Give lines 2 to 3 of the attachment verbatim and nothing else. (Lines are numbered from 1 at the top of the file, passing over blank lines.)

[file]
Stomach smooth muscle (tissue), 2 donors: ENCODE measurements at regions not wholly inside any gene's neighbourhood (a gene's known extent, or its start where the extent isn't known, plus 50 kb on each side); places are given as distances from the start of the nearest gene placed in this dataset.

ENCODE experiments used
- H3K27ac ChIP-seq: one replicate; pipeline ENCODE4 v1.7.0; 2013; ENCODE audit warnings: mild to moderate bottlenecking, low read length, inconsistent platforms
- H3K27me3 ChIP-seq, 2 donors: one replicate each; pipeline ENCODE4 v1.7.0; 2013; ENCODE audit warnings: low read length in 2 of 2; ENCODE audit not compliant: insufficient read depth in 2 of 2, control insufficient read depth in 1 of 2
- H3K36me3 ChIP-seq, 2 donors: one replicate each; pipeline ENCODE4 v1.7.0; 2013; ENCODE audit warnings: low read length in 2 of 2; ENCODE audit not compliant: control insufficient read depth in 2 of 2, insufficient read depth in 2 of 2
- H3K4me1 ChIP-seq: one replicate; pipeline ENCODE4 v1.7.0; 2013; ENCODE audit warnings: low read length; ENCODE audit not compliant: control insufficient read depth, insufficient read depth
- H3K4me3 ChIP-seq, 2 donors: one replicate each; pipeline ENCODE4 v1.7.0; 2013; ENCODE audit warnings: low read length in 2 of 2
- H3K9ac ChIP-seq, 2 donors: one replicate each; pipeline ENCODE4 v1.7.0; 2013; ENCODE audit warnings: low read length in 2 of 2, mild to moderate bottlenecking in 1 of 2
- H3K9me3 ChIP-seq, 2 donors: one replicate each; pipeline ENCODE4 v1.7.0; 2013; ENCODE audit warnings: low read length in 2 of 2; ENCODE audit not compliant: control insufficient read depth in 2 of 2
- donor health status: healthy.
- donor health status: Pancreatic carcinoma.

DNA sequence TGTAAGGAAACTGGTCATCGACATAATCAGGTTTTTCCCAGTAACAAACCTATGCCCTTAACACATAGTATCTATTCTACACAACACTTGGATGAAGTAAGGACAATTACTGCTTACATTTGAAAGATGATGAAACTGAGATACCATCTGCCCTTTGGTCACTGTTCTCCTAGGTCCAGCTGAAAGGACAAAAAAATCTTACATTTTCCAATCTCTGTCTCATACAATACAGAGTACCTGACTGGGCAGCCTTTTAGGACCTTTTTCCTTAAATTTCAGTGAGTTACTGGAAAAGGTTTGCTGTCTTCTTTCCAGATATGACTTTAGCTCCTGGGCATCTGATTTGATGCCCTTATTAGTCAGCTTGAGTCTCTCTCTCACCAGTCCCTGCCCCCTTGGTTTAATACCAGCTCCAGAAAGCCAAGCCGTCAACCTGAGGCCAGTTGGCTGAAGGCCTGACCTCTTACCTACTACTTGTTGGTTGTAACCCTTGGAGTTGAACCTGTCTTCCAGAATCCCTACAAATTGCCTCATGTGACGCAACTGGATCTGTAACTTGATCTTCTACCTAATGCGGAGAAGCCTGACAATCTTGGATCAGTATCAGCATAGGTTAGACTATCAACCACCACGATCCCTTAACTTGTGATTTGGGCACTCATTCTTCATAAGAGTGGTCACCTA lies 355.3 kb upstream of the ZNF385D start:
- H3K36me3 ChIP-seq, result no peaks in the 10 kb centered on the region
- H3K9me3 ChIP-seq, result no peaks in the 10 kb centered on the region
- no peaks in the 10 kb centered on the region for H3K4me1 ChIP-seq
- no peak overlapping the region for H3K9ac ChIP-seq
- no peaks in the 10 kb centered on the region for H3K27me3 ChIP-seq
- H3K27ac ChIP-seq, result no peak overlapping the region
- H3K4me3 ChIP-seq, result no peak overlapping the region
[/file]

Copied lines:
ENCODE experiments used
- H3K27ac ChIP-seq: one replicate; pipeline ENCODE4 v1.7.0; 2013; ENCODE audit warnings: mild to moderate bottlenecking, low read length, inconsistent platforms